STATEMENT OF TASK
The National Research Council will convene a committee to consider the technical issues relating to the testing of body armor. To do this the committee shall conduct a 3-phase study:
In Phase I the committee
will comment on the validity of using laser profilometry/laser interferometry techniques to determine the contours of an indent made by a ballistic test in a non-transparent clay material at the level of precision established in the Army’s procedures for testing personal body armor. If laser profilometry/laser interferometry is not a valid method, the committee will consider whether a digital caliper can be used instead to collect valid data.
The committee will also provide interim observations regarding the column-drop performance test described by the Army for assessing the part-to-part consistency of a clay body used in testing body armor.
The committee will prepare a letter report documenting the findings from its Phase I considerations.
In Phase II the committee will
consider in greater detail the validity of using the column-drop performance test described by the Army for assessing the part-to-part consistency of a clay body within the level of precision that is identified by the Army test procedures.
The committee will prepare a letter report documenting the findings from its Phase II considerations.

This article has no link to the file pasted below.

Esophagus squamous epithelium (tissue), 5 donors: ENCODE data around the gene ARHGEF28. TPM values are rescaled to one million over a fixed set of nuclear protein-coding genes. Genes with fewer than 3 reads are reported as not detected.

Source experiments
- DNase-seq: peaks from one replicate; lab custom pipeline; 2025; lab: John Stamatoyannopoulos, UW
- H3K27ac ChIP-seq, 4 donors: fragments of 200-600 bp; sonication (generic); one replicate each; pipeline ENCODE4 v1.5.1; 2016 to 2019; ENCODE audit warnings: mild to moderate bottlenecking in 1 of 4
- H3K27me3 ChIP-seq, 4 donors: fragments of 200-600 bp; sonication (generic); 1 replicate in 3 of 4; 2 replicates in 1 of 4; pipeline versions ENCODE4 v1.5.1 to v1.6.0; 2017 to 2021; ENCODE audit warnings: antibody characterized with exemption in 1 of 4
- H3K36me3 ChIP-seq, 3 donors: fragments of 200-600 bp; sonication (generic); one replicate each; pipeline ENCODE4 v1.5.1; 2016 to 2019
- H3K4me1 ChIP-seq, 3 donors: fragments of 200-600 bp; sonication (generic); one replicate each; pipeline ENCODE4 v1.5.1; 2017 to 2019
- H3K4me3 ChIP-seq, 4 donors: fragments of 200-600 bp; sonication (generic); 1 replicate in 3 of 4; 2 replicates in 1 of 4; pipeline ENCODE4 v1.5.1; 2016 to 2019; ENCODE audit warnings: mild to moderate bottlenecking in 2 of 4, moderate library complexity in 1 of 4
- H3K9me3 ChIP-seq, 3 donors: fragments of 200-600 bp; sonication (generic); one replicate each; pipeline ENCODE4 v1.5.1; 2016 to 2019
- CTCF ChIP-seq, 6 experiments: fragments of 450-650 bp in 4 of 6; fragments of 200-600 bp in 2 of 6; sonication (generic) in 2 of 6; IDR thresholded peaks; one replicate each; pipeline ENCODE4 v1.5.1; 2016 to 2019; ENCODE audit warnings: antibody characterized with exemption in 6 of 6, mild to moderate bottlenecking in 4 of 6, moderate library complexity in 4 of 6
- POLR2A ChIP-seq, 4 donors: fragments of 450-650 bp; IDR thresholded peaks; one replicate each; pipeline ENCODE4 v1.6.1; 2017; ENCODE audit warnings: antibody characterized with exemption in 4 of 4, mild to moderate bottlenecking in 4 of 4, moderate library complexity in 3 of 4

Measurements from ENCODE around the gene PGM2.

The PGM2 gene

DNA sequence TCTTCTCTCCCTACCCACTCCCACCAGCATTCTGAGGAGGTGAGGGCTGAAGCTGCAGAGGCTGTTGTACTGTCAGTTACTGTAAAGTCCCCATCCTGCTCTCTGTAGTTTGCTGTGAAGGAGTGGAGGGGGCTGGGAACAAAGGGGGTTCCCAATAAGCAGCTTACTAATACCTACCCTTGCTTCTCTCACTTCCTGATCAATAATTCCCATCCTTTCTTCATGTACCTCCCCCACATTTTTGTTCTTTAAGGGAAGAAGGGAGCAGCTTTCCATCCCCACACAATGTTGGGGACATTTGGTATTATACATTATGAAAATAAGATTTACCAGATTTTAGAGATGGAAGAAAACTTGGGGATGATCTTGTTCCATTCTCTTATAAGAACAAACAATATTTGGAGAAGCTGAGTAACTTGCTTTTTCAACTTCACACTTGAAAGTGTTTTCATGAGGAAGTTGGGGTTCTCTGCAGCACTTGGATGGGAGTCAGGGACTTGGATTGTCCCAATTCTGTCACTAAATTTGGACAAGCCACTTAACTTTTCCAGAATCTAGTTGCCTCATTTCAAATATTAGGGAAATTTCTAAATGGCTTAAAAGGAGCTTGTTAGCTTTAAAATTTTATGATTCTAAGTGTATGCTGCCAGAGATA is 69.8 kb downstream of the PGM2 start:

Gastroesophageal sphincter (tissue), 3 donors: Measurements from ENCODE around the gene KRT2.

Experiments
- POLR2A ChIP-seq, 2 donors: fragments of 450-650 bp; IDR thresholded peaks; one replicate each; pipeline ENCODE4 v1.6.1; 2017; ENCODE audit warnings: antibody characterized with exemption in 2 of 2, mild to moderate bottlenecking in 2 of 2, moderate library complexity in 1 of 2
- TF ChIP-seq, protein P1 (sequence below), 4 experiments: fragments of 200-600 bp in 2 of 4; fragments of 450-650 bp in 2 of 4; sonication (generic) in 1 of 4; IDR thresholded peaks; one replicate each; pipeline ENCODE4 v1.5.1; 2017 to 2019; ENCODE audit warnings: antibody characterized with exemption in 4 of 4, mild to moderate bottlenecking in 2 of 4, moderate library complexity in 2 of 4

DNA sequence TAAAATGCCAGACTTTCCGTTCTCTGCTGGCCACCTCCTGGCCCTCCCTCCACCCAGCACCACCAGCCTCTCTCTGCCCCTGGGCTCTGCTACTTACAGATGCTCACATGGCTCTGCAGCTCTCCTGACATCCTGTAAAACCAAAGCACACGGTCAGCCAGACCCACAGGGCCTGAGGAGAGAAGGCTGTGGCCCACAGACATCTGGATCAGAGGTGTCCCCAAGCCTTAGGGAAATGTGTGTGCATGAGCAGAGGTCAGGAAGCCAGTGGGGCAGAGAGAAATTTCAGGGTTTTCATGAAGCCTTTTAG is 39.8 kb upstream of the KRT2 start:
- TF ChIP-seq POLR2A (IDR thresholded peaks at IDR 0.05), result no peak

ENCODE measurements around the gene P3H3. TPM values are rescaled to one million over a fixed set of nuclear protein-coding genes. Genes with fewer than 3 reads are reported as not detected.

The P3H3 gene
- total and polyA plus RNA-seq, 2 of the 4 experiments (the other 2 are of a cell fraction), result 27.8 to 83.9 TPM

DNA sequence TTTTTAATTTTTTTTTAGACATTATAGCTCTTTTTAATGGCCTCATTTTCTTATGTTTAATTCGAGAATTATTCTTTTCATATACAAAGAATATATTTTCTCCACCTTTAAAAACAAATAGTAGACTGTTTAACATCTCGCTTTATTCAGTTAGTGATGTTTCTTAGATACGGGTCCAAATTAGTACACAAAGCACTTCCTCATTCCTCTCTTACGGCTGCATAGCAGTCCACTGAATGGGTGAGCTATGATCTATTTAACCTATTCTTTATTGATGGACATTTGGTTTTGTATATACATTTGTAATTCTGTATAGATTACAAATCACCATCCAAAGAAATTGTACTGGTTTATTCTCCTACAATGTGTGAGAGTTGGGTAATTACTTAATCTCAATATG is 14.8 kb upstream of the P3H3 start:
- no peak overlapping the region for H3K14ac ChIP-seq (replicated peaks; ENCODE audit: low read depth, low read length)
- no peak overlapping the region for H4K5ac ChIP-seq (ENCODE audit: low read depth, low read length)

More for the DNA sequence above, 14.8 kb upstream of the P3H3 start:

In Phase III the committee will
consider test materials, protocols and standards that should be used for future testing of personal armor by the Army.
The committee will also consider any other issues associated with body armor testing that the committee considers relevant, including issues raised in the Government Accountability Office Report—Warfighter Support, Independent Expert Assessment of Body Armor Test Results and Procedures Needed Before Fielding (GAO-10-119).
The committee will prepare a final report.
The final report will document the committee’s findings pertaining to the following issues that are of particular immediate concern to DOT&E [Director of Testing and Evaluation] including the following:
The best methods for obtaining consistency of the clay, and of conditioning and calibrating the clay backing used currently to test armor.
The best instrumentation (e.g., laser scanning system, digital caliper, etc.) and procedures to use to measure the BFD [backface deformation] in the clay.
The appropriate use of statistical techniques (e.g., rounding numbers, choosing sample sizes, or test designs) in gathering the data.
The appropriate criteria to apply to determine whether body armor plates can provide needed protection to soldiers; this includes the proper prescription for determining whether a test results in a partial or complete penetration of body armor, including, as appropriate, the soft armor underlying hard armor.
The final report will also document the committee’s findings regarding any other issues regarding body armor testing that the committee found relevant. The study team will have access to all data with respect to body armor testing that the team needs for the conduct of the study.